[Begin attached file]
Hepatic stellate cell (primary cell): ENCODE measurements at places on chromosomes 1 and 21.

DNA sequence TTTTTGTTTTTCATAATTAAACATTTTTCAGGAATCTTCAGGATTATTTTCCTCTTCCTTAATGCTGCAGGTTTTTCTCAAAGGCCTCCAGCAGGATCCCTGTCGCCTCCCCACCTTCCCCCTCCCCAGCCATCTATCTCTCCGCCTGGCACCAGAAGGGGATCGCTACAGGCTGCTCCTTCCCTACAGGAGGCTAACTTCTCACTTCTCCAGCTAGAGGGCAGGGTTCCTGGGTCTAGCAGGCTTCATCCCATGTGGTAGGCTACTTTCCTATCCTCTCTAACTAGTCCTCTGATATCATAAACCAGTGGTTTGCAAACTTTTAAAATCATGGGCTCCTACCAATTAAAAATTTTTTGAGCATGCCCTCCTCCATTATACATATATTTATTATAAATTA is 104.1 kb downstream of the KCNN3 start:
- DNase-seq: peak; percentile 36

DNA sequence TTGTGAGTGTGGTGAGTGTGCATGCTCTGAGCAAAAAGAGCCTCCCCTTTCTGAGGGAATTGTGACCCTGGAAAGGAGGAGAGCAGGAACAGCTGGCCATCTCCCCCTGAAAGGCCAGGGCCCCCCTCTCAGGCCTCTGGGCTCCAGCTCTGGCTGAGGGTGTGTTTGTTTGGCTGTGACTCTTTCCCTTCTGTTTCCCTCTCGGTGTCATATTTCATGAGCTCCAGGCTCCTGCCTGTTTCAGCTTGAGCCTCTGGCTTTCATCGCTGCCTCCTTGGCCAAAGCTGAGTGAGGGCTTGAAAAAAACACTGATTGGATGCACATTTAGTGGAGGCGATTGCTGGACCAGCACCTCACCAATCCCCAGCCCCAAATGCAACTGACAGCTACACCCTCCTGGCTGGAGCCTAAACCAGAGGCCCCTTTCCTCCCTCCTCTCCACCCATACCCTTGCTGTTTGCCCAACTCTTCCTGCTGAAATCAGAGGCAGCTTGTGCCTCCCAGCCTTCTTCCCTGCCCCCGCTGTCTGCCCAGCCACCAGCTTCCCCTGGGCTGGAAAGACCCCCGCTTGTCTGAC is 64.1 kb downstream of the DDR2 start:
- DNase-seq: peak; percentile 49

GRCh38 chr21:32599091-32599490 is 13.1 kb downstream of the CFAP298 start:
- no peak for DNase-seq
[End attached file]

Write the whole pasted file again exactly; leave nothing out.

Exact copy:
Hepatic stellate cell (primary cell): ENCODE measurements at places on chromosomes 1 and 21.

DNA sequence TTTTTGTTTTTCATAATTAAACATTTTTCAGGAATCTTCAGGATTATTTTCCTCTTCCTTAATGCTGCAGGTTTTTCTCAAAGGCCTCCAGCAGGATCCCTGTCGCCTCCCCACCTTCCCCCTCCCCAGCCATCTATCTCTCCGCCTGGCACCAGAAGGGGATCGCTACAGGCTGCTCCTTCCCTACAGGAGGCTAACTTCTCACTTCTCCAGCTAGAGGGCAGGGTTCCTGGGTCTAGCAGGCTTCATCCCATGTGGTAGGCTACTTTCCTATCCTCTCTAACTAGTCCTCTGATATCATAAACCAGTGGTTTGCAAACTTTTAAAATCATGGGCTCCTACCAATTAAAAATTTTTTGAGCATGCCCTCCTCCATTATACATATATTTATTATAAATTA is 104.1 kb downstream of the KCNN3 start:
- DNase-seq: peak; percentile 36

DNA sequence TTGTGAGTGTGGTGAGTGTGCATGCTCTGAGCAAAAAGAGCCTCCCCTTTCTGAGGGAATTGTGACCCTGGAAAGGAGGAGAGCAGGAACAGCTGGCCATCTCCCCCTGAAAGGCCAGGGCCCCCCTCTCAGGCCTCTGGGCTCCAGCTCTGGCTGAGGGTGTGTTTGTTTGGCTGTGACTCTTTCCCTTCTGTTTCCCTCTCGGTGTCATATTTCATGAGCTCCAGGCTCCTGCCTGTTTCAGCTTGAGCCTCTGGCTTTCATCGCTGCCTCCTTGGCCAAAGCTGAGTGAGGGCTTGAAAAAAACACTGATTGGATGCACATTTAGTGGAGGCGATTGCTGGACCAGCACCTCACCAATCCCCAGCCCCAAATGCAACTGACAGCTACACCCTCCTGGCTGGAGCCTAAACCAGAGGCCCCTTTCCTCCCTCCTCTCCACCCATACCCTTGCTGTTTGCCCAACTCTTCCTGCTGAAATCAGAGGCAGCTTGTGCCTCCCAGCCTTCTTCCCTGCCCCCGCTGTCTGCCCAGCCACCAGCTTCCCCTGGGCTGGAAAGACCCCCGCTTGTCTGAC is 64.1 kb downstream of the DDR2 start:
- DNase-seq: peak; percentile 49

GRCh38 chr21:32599091-32599490 is 13.1 kb downstream of the CFAP298 start:
- no peak for DNase-seq